Last week in this very space, we talked about inversion, a practice by which American corporations relocate to other countries to avoid paying U.S. taxes. Well hello there, Burger King, we didn’t see you standing there wearing a Vancouver Canucks jersey! The world’s second-largest fast food chain is now Canadian, which we assume means they will be replacing the bacon on their burgers with Canadian bacon, which we all know is simply ham. You aren’t fooling anyone, Canada.
You’ve heard a lot about Lyft and Uber, mobile applications that allow users to share rides in a more efficient way than traditional car services, but you may not have heard of MuniRent. MuniRent is a start-up company that helps cash-strapped municipalities procure equipment and services from public and private entities.
We paused this week to say goodbye to former Pittsburgh Mayor Sophie Masloff, who passed away at the age of 96. Ms. Masloff assumed her place in history as the Steel City’s first female mayor in 1988 when beloved Mayor Richard Caligiuri died. As many noted upon her passing this week, she was indeed “Pittsburgh’s grandmother.” All of us at Triad Strategies send our condolences to her family and friends.
Are data breaches becoming as ubiquitous as the ALS Ice Bucket Challenge, or is it just us?
The following guest post was first published in The Sentinel at Cumberlink.com and can be found here. It is being re-posted here with permission from the author, State Representative Stephen Bloom (R-Cumberland).
Is our political system mired in hopeless gridlock? Or is it still possible to advance good ideas? Are leaders with strong convictions merely disruptive obstacles? Or can courage to stand on core principles still inspire powerful consensus?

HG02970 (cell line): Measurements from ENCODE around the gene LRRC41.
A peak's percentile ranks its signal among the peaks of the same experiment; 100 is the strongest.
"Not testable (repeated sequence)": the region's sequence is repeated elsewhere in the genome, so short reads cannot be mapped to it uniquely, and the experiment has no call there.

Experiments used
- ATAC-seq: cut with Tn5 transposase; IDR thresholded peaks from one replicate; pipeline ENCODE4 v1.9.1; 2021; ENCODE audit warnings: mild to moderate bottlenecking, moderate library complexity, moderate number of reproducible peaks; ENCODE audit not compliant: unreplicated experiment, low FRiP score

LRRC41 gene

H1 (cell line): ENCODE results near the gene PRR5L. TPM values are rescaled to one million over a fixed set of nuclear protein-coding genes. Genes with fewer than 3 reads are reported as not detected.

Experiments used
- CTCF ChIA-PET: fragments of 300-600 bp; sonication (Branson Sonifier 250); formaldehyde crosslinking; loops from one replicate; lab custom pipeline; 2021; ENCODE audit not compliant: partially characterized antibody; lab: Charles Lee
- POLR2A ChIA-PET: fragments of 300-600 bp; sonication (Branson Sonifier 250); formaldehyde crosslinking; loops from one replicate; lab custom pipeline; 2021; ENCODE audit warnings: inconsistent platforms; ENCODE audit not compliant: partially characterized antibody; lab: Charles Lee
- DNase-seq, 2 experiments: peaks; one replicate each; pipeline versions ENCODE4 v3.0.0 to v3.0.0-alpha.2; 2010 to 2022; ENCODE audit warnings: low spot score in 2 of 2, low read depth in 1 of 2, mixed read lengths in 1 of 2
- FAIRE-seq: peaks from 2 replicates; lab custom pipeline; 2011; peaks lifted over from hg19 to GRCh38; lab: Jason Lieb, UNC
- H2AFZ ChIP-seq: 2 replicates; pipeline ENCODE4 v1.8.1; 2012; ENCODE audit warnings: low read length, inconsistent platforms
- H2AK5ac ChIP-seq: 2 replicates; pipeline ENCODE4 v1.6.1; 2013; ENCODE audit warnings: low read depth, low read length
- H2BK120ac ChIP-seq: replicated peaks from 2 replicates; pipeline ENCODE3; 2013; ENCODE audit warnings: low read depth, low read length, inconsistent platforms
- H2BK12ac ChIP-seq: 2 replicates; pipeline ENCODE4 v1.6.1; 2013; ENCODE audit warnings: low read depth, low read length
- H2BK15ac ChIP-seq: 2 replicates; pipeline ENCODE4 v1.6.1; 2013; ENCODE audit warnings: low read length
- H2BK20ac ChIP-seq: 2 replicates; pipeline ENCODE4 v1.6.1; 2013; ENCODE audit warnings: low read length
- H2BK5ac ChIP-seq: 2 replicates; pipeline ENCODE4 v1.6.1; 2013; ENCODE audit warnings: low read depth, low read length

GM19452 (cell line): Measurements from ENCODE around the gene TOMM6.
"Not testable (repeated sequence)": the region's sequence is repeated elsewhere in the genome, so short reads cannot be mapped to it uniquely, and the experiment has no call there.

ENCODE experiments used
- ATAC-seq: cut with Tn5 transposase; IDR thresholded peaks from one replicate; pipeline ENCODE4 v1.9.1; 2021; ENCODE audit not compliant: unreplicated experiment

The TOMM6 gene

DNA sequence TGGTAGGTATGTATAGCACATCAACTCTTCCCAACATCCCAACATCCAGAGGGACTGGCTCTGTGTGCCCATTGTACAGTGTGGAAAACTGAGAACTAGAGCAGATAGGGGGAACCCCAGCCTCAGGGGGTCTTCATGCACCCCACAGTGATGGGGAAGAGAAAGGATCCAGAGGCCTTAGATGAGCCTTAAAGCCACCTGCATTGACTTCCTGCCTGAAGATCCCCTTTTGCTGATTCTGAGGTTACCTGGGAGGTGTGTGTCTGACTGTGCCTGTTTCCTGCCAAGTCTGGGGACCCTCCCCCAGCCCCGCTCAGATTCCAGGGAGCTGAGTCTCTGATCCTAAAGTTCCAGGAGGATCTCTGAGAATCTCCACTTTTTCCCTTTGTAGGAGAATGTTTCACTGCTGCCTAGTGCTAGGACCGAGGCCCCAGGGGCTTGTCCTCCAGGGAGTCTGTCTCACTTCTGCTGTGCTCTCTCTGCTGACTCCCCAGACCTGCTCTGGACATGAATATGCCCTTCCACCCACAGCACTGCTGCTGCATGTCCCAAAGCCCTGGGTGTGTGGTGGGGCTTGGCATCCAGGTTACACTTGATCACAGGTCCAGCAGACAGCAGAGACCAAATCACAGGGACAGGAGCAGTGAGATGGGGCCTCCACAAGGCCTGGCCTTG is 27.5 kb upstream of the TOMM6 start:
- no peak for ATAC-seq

The City of Philadelphia was the center of the political universe this week, as a gaggle of elected officials spent a few days hauling folks from the Democratic National Committee around town, hoping for Philly to be chosen as the site of the 2016 Democratic National Convention. Despite the fact that national conventions are tightly-scripted, less-than-suspenseful and largely vapid affairs, they do generate a lot of revenue. We hope there isn’t anything going on at the convention center (like, oh, perhaps some labor strife) that would put a potential damper on those plans.
Lyft has taken another step towards becoming a permanent part of Pennsylvania’s transportation network, as the PA Public Utility Commission today gave the green light to its emergency application to operate in Allegheny County.
Some years ago, long before President Obama was elected (and Obamacare was still a state-level experiment up in Massachusetts) I found myself at dinner with the CEO of a massive non-profit health insurance/health care provider. During a discussion of the health insurance market as it existed back in the late 90s, he made a very interesting observation.
It seems like one could not turn on a television or look at the Internet this week without being inundated with the word “Ebola.” Although the odds of contracting the virus are infinitesimal, lots of folks were very uneasy with the fact that an Ebola-infected person was allowed to re-enter the country for treatment. We could not help but get the feeling we were living the plot line to a cheap horror film.
Because we at the Triadvocate often delight in reading strange things, we thought we would share with you a map we found this week showing where today’s countries would be if the super-continent of Pangea never split up (which was Yoko Ono’s fault, as we recall.) Boston looks to be about an hour boat ride to Casablanca, and Atlanta would be neighbors with Dakar.